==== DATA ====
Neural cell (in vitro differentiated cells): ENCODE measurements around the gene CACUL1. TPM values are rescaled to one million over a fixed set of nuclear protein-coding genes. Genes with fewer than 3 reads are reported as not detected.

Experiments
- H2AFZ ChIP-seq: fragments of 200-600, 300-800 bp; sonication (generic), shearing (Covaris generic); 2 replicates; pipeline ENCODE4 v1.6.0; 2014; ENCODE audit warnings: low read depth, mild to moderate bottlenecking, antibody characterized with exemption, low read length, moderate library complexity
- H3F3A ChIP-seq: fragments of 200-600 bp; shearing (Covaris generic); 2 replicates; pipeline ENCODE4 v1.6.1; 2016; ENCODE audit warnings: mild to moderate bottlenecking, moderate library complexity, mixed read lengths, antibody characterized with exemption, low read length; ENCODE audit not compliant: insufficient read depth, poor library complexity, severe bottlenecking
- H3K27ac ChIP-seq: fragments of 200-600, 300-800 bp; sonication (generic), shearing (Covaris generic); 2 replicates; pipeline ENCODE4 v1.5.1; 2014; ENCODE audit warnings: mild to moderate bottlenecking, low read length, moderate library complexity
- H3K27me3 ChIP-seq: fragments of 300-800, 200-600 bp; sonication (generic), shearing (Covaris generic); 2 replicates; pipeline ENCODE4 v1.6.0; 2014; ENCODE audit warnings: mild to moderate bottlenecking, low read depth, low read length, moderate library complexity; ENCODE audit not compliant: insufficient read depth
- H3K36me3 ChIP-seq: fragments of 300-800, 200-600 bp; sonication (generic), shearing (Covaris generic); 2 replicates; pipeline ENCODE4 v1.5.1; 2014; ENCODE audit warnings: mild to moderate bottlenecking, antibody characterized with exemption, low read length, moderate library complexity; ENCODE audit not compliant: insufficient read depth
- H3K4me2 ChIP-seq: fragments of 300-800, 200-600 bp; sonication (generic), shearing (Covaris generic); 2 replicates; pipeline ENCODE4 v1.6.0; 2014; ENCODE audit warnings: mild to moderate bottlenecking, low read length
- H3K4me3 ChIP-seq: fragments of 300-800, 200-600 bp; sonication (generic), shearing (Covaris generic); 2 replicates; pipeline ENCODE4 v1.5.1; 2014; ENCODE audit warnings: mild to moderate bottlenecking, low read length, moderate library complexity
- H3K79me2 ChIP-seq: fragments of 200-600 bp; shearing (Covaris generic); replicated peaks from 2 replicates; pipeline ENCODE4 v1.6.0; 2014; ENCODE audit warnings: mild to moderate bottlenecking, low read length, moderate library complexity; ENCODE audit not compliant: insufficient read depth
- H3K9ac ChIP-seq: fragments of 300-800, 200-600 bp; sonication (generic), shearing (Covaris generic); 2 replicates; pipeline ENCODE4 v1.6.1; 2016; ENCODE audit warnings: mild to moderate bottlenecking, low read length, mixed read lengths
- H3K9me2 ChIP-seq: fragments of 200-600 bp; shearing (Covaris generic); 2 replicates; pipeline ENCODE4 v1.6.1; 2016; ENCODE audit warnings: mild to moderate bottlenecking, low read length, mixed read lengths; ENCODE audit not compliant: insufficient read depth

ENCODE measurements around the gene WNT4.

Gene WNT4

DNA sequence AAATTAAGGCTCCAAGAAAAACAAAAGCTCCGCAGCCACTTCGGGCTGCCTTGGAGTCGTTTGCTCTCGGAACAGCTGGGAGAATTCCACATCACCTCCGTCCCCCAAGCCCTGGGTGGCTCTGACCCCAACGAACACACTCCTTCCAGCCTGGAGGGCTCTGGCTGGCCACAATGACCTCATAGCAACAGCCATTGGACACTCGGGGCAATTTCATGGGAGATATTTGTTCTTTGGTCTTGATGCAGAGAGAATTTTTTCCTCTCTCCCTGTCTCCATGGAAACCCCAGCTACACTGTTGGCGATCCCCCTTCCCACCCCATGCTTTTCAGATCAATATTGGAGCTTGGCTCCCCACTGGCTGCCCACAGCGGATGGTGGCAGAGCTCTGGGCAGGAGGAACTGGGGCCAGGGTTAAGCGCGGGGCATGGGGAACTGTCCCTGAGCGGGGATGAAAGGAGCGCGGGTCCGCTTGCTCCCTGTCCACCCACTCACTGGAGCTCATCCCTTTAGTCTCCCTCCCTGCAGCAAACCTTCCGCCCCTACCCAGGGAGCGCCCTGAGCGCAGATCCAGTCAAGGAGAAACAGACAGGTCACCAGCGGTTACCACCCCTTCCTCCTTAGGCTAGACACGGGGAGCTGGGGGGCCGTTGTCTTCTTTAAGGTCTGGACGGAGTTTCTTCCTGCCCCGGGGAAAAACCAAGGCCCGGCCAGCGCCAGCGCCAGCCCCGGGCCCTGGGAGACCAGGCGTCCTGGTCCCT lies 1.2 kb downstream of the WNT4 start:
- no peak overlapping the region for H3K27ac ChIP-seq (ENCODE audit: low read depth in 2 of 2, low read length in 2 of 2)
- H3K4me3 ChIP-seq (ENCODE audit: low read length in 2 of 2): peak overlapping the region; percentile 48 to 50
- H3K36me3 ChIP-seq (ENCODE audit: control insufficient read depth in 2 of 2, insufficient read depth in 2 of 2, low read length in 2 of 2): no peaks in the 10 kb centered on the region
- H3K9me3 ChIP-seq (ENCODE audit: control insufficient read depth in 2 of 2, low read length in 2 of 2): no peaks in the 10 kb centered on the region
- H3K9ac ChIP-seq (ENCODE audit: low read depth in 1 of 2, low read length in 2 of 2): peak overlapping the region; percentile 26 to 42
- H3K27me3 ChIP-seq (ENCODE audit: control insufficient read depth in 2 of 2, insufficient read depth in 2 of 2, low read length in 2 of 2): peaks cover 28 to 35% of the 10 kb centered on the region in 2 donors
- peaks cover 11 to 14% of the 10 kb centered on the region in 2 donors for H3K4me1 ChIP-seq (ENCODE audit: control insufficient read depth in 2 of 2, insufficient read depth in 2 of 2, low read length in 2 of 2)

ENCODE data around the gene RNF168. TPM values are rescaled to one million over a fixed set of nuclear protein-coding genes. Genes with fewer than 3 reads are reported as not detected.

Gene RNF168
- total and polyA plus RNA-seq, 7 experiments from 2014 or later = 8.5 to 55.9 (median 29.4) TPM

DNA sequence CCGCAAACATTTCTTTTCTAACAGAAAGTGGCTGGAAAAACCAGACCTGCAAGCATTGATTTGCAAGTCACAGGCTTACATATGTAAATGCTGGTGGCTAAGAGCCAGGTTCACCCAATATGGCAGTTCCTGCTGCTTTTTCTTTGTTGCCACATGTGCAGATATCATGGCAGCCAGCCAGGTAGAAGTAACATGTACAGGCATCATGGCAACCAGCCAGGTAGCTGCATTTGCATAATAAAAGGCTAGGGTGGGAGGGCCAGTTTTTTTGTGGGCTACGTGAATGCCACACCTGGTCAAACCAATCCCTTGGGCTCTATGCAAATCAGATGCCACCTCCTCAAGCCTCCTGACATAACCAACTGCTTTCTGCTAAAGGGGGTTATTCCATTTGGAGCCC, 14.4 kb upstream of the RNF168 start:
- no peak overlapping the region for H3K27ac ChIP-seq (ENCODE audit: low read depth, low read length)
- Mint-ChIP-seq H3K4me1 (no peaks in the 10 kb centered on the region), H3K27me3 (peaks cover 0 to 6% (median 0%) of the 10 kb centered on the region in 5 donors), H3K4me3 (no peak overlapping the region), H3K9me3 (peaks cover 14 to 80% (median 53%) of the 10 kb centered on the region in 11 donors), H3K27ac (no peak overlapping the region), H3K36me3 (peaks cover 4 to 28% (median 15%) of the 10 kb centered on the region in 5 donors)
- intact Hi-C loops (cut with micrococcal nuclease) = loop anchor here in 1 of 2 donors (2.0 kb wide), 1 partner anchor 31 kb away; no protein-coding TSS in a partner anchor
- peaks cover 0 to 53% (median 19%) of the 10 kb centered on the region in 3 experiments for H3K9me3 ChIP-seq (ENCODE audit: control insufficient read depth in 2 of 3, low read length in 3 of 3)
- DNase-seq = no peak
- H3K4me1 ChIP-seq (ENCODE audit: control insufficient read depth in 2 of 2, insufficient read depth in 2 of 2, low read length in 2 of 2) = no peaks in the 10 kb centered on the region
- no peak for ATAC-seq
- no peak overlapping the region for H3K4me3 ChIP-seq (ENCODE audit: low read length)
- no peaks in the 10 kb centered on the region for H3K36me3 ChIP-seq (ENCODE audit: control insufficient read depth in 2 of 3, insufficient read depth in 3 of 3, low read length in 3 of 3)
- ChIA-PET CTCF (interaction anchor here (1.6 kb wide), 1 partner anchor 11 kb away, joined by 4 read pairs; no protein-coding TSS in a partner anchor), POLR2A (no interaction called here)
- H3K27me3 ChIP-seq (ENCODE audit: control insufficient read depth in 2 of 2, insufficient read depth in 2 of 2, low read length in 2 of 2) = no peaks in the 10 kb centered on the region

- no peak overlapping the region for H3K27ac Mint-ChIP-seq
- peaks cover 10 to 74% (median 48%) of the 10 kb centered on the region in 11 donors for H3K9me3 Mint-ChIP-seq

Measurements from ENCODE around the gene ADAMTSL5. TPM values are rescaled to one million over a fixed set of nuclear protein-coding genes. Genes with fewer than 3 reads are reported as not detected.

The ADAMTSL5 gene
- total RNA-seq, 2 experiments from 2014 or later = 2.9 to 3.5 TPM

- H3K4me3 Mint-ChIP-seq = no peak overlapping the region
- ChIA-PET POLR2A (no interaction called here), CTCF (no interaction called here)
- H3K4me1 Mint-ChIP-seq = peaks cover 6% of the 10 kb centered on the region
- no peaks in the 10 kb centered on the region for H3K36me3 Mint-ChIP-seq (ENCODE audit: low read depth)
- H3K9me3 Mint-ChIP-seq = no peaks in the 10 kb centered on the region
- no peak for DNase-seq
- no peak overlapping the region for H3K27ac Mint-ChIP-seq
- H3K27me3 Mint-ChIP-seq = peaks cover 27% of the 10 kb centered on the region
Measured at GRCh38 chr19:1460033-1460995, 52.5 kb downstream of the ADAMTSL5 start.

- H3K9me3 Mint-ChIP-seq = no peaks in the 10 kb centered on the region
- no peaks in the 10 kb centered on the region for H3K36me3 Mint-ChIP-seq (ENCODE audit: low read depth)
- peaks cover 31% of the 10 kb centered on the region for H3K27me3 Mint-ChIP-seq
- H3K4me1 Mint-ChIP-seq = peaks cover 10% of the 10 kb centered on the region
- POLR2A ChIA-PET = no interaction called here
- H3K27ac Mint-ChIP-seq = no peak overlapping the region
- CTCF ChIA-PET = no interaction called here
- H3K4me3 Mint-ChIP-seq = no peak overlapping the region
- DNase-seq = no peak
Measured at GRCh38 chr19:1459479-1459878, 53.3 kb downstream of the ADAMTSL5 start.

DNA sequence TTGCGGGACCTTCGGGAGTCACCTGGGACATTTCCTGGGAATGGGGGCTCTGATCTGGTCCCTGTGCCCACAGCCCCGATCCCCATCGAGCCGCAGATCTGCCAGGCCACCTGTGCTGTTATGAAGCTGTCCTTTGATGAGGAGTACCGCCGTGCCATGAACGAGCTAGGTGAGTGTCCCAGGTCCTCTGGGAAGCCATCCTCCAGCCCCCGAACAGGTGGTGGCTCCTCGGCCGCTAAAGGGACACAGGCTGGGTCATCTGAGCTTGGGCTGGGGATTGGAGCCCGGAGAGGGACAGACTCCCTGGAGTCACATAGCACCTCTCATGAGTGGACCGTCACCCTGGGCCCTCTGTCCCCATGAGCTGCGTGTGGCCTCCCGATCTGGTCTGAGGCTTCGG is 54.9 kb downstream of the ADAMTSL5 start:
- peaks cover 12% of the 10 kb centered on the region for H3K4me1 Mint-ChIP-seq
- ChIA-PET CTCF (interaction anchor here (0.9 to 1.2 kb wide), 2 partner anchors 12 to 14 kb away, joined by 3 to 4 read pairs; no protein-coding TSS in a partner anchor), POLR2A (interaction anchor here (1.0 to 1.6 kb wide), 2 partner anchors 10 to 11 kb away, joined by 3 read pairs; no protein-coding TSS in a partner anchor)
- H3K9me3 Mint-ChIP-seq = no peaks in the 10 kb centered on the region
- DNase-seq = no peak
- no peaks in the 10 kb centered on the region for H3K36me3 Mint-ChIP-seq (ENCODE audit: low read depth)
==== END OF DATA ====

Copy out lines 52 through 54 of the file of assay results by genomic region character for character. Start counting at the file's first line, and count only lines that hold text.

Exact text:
- H3K9me3 Mint-ChIP-seq = no peaks in the 10 kb centered on the region
- no peaks in the 10 kb centered on the region for H3K36me3 Mint-ChIP-seq (ENCODE audit: low read depth)
- peaks cover 31% of the 10 kb centered on the region for H3K27me3 Mint-ChIP-seq